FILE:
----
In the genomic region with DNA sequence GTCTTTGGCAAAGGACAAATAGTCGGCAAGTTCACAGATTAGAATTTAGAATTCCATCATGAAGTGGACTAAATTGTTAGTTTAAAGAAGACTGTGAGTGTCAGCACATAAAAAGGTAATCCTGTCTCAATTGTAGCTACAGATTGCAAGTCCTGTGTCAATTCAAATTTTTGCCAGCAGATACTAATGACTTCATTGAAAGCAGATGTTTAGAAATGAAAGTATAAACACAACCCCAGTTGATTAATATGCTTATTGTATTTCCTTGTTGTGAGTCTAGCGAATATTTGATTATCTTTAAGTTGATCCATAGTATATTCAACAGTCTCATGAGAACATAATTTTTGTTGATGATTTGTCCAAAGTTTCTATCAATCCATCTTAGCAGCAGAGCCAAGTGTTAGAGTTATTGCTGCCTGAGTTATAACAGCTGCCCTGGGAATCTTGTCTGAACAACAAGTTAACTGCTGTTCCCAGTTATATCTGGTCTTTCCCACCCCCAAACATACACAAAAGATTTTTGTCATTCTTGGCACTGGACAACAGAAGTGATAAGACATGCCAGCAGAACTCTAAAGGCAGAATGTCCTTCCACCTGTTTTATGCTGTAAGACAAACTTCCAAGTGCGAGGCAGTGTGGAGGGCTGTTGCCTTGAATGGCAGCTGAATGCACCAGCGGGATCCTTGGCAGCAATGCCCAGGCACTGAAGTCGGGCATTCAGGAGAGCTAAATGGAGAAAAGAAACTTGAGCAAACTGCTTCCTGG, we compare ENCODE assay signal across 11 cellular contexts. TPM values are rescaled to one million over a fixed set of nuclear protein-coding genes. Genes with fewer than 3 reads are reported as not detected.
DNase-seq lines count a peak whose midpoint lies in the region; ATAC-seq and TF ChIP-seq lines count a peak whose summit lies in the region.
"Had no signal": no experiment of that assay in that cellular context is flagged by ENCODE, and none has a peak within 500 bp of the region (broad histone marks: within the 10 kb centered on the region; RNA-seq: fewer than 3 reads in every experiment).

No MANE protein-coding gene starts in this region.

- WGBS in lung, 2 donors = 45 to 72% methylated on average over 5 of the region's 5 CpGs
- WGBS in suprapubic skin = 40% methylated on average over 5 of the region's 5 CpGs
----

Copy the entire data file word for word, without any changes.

In the genomic region with DNA sequence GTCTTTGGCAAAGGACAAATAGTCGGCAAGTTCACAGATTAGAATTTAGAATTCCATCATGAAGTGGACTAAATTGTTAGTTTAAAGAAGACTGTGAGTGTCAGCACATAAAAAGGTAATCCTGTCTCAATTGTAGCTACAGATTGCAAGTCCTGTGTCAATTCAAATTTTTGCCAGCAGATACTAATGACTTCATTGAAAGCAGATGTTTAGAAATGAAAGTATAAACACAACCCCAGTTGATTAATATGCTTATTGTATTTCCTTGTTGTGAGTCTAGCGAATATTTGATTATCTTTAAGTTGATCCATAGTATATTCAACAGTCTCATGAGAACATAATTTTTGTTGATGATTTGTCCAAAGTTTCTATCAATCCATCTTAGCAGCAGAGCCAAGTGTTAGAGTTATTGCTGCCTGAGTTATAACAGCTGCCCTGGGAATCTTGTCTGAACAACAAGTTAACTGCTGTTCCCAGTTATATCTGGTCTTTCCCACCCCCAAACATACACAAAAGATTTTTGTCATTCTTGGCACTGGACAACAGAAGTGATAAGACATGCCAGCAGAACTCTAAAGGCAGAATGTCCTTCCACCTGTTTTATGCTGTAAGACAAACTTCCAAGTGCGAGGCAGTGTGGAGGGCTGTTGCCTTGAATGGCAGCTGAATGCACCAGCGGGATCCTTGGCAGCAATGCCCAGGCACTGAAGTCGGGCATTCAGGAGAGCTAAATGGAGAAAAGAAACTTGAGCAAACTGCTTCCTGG, we compare ENCODE assay signal across 11 cellular contexts. TPM values are rescaled to one million over a fixed set of nuclear protein-coding genes. Genes with fewer than 3 reads are reported as not detected.
DNase-seq lines count a peak whose midpoint lies in the region; ATAC-seq and TF ChIP-seq lines count a peak whose summit lies in the region.
"Had no signal": no experiment of that assay in that cellular context is flagged by ENCODE, and none has a peak within 500 bp of the region (broad histone marks: within the 10 kb centered on the region; RNA-seq: fewer than 3 reads in every experiment).

No MANE protein-coding gene starts in this region.

- WGBS in lung, 2 donors = 45 to 72% methylated on average over 5 of the region's 5 CpGs
- WGBS in suprapubic skin = 40% methylated on average over 5 of the region's 5 CpGs